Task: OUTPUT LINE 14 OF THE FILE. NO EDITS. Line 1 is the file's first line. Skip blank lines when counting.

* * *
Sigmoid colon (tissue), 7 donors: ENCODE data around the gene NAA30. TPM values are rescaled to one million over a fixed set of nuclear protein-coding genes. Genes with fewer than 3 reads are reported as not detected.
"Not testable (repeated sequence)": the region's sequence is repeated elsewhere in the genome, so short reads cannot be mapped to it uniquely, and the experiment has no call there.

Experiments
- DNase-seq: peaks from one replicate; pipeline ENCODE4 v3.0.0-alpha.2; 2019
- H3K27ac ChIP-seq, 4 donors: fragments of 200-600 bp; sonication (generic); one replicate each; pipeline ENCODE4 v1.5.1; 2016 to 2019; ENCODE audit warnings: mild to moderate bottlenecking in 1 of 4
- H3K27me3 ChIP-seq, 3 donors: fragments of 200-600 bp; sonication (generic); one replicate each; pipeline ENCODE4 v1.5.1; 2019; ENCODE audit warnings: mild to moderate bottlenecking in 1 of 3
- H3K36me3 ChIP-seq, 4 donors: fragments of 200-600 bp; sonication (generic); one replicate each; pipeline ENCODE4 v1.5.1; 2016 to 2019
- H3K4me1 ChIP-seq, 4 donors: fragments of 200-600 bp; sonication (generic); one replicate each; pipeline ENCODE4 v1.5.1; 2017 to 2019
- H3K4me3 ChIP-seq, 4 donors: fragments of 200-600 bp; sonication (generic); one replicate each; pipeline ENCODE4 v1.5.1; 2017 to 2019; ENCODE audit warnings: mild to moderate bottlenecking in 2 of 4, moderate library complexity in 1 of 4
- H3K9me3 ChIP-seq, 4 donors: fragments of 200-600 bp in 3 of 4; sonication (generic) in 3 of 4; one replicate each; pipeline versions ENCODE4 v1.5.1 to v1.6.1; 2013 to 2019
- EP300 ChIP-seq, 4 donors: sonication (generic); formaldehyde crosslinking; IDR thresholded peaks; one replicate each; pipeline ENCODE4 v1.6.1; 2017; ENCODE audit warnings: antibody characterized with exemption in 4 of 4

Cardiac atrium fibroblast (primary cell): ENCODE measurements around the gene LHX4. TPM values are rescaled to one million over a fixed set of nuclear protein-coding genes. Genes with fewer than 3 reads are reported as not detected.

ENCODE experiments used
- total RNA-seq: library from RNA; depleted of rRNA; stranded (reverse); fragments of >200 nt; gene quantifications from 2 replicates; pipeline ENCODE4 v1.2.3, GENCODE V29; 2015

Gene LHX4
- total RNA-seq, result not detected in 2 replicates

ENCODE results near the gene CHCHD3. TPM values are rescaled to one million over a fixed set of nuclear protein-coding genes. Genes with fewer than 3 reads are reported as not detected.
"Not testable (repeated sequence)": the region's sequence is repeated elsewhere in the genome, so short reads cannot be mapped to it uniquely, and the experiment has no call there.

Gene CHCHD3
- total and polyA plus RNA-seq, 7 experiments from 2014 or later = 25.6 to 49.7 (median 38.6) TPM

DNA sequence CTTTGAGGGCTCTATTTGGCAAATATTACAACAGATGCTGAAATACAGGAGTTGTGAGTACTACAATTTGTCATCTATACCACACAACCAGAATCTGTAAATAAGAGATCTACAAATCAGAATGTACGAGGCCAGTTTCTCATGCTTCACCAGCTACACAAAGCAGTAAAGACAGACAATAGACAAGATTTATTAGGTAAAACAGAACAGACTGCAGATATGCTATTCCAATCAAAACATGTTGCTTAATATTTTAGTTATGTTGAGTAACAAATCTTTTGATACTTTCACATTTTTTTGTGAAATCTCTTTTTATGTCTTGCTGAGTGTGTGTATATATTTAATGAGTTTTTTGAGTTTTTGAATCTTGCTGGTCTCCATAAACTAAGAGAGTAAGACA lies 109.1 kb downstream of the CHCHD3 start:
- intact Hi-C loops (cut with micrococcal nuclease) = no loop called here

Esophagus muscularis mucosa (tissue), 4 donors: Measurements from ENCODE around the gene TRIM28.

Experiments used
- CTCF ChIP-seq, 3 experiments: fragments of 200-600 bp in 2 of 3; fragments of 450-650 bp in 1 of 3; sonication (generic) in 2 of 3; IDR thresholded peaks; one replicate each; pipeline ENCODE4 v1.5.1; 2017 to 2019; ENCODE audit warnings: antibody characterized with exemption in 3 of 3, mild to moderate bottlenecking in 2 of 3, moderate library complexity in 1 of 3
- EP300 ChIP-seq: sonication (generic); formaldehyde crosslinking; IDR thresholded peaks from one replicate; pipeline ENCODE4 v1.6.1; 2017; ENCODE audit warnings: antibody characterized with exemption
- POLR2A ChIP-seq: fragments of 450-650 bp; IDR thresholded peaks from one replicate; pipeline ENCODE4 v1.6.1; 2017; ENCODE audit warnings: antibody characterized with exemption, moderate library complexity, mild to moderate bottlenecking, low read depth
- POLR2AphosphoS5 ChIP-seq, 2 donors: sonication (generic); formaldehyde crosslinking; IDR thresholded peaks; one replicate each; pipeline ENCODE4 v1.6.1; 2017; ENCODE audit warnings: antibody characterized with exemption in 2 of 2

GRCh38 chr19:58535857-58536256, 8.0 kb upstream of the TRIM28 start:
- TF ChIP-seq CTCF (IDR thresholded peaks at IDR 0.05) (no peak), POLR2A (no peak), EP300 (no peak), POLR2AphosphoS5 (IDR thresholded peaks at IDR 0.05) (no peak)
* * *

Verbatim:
- total RNA-seq: library from RNA; depleted of rRNA; stranded (reverse); fragments of >200 nt; gene quantifications from 2 replicates; pipeline ENCODE4 v1.2.3, GENCODE V29; 2015